Wimbledon 2019: Kyrgios vs. Nadal and the Difference Between an Entertainer and a Champion
Nick Kyrgios was struggling to stay in character. The interview room was jammed with reporters on Thursday evening, unusual for a press conference after a second-round match, but that wasn’t it. Kyrgios requires the tennis media, plays with it and off it, to convey . . . convey what, exactly? That’s where the struggle lies. He wants to be seen as defiant. But he also wants to be embraced by those he believes he is defying.
Defying how? An English journalist asked him about his deployment of underarm serves in his just-completed match on Centre Court at Wimbledon against Rafael Nadal. He had used it twice, effectively. Why not more? “I don’t know, man,” Kyrgios replied, looking away, far away, then back at his questioner, then away again. “If I do something outrageous, I get, like, destroyed in the media for it.” Something outrageous. Serving a tennis ball underhand. Nadal smiled when Kyrgios served underhand the first time. He also beat Kyrgios in four sets, 6–3, 3–6, 7–6(5), 7–6(3).
There is tension simmering between Nadal and Kyrgios. Nadal thinks that Kyrgios has great potential that he is squandering. Nadal cannot comprehend why Kyrgios won’t train regularly or practice hard, and why he seems, at times, to tank during matches. Kyrgios doesn’t like hearing this, or acts as if he doesn’t. And he doesn’t like a number of Nadal’s on-court habits. At the start of their Thursday match, Kyrgios appeared to mock the way in which Nadal sprints to the baseline from the net after the opening coin toss. During the match, he complained in the direction of the chair umpire about the time that Nadal was taking between points: “It’s too long between serves, though. It’s just bullshit. He just does what he fucking wants.”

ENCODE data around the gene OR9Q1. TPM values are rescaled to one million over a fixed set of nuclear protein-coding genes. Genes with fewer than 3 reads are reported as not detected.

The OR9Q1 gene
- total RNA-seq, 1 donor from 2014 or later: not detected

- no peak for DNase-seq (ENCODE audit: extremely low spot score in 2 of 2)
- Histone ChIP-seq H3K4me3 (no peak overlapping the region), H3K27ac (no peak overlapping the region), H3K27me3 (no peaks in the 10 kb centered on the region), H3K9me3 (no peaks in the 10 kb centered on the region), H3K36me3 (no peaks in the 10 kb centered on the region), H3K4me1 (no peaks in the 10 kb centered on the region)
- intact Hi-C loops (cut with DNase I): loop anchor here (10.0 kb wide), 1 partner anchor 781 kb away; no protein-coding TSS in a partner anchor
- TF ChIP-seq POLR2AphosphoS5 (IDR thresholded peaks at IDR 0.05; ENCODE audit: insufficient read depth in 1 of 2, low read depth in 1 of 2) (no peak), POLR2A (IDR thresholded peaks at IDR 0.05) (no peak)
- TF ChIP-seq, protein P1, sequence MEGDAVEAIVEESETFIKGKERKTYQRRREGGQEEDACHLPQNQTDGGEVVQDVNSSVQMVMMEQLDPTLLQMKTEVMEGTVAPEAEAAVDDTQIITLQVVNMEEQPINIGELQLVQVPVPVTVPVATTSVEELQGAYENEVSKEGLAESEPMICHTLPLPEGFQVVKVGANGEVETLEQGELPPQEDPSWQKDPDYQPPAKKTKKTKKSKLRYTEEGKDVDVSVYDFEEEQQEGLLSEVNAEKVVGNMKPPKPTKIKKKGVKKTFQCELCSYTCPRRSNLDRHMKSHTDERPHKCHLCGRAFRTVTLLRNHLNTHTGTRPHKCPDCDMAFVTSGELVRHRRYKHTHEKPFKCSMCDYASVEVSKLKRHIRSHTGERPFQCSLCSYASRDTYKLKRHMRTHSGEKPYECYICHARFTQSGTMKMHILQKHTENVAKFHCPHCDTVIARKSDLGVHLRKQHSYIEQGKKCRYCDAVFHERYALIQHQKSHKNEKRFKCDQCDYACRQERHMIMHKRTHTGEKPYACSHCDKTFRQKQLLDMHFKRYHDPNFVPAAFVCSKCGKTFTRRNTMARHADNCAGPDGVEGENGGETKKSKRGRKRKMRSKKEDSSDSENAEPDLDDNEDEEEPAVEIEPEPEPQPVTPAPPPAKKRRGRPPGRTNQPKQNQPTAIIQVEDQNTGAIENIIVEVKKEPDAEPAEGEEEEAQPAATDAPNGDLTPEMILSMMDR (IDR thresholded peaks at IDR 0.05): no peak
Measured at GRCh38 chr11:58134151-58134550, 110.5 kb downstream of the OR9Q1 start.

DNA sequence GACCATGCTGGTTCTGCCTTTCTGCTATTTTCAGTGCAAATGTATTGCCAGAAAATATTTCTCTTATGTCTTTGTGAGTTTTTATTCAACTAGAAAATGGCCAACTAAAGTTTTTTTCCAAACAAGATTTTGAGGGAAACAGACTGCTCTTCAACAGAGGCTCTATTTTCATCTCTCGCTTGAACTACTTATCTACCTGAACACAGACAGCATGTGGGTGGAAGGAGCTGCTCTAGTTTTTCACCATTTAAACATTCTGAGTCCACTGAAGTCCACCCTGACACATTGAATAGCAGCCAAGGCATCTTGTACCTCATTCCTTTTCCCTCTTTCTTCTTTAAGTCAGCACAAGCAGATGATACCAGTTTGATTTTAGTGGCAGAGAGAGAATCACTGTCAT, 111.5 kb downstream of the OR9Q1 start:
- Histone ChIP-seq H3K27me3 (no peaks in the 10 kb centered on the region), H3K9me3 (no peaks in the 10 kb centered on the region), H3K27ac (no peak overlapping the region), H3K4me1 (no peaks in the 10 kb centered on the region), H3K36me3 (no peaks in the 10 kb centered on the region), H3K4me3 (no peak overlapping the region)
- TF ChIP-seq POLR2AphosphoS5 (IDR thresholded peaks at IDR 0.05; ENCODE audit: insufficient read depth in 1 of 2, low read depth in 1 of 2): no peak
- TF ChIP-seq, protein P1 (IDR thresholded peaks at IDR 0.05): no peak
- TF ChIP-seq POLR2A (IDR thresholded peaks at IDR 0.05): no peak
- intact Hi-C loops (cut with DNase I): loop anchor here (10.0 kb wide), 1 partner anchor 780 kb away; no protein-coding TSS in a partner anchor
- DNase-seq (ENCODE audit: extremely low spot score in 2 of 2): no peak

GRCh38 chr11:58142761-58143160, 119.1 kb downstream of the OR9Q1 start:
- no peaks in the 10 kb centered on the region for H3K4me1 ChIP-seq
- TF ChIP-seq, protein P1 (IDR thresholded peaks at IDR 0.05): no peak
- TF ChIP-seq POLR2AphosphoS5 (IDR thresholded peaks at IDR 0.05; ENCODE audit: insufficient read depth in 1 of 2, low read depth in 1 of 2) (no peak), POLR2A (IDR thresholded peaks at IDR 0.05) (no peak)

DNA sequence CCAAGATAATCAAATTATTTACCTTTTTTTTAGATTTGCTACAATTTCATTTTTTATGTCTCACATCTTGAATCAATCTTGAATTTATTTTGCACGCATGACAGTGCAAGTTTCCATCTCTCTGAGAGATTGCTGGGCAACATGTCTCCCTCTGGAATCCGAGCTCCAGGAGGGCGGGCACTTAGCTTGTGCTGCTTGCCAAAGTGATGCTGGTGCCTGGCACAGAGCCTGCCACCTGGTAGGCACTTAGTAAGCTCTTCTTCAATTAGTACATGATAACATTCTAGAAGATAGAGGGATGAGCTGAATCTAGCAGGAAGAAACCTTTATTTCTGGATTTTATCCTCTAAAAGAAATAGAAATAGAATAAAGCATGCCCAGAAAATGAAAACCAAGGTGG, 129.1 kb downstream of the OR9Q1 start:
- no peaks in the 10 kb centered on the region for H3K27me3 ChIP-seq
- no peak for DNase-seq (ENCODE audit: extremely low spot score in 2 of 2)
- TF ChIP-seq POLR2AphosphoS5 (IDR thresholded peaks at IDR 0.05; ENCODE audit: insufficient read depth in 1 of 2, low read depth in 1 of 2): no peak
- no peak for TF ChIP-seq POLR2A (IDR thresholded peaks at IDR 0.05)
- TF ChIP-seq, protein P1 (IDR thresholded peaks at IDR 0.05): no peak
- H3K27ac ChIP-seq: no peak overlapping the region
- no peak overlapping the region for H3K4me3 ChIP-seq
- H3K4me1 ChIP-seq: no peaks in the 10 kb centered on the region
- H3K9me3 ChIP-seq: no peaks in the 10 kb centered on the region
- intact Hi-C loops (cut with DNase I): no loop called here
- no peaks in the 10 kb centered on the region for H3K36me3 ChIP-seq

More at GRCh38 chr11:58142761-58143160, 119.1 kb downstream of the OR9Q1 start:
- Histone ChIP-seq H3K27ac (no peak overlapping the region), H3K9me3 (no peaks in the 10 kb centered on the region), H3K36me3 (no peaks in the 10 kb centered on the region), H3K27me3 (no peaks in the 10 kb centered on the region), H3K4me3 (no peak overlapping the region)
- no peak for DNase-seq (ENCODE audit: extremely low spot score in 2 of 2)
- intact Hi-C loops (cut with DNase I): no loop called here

Perhaps to convey to Nadal how angry he was about all this, he waited until Nadal came to the net on a point, then drilled him in the chest with a full-wind-up forehand. “I don’t care,” Kyrgios said, when a reporter brought it up later. “Why would I apologize? I mean, the dude has got how many Slams, how much money in the bank account. I think he can take a ball to the chest, bro.” Bro. The press conference also featured, for the umpteenth time, Kyrgios expressing his boredom with tennis. There was a putdown of the chair umpire’s abilities (“horrendous”), a constant Kyrgios plaint. There was mockery of reporters’ questions, another Kyrgios go-to: “You look way too excited to ask that question. You must have a really boring life.” We are far from Muhammad Ali here.
Kyrgios’s rebellion is against what he perceives as the stubborn starchiness of tennis etiquette and the temperament required to maintain it. He says “fuck” a lot, throws in trick shots, gets called a bad boy, and laments that he’s misunderstood. He has been at this for some time now. He is twenty-four. He reached his highest ranking, No. 13 in the world, nearly three years ago. He’s barely inside the Top fifty as he looks to the rest of the summer and the U.S. Open. He talked at the press conference about going to “chill” at his house in the Bahamas.
There are revolts that remain to be completed in tennis—fights about economic equity and gender equity, to name but two—but Kyrgios isn’t focussed on those. He is drawn to the signs of defiance, not to what defiance is capable of signifying. He said as much himself, as the press conference wound down. “I’m always willing to go out there and try and put on a show,” he said. He’s an entertainer, or wants to be, which is something very different than a champion, who defeated him. It’s not that Kyrgios doesn’t get that, doesn’t perceive the distance between him and Nadal. And that makes it, after the laughter fades, just a little bit sadder.